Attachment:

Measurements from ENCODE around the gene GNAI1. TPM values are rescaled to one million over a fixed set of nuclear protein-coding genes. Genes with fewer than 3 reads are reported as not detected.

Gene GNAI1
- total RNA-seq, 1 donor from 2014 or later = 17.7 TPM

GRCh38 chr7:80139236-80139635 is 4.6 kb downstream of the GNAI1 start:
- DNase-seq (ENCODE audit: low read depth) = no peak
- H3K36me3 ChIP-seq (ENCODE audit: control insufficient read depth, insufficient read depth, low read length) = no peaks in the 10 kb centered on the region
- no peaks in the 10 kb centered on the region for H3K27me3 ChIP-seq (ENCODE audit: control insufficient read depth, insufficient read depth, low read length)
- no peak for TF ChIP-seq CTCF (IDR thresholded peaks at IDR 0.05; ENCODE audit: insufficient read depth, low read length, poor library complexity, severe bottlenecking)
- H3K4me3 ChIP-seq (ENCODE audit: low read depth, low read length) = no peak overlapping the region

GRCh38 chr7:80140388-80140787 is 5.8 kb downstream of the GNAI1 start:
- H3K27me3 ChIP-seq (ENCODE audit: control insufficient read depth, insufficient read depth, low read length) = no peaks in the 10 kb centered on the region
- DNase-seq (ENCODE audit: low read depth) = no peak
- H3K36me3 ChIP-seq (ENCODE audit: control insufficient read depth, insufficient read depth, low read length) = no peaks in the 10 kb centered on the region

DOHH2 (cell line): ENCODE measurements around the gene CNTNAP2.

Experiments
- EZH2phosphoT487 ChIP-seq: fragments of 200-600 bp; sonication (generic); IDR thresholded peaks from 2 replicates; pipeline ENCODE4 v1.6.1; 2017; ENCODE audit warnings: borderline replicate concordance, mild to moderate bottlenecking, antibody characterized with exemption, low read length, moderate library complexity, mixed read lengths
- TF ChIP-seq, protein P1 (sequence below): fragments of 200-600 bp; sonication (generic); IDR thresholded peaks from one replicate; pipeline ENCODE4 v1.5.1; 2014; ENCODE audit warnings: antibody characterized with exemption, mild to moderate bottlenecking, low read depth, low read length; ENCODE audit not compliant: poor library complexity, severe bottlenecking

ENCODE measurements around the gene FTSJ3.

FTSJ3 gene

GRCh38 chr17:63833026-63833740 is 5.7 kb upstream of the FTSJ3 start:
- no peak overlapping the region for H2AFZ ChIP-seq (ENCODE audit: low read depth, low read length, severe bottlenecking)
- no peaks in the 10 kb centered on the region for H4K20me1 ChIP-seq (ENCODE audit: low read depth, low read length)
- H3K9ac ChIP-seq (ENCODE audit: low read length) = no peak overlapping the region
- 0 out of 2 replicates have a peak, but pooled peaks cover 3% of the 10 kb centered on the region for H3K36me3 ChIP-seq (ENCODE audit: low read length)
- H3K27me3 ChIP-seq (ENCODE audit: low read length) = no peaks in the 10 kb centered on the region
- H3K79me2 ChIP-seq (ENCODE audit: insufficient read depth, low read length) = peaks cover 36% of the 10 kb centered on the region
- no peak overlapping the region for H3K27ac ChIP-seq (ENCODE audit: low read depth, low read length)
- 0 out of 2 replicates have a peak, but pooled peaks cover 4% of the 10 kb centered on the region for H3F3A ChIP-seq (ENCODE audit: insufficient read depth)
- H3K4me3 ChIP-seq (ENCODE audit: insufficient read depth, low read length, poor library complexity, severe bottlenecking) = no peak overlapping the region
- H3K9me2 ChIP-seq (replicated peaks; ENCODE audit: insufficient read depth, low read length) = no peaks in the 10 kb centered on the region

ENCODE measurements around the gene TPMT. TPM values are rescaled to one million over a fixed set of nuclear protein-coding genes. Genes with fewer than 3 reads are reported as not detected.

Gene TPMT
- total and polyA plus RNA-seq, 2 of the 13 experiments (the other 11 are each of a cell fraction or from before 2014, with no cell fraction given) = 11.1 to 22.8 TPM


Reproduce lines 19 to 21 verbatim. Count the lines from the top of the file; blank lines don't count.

FTSJ3 gene

GRCh38 chr17:63833026-63833740 is 5.7 kb upstream of the FTSJ3 start:
- no peak overlapping the region for H2AFZ ChIP-seq (ENCODE audit: low read depth, low read length, severe bottlenecking)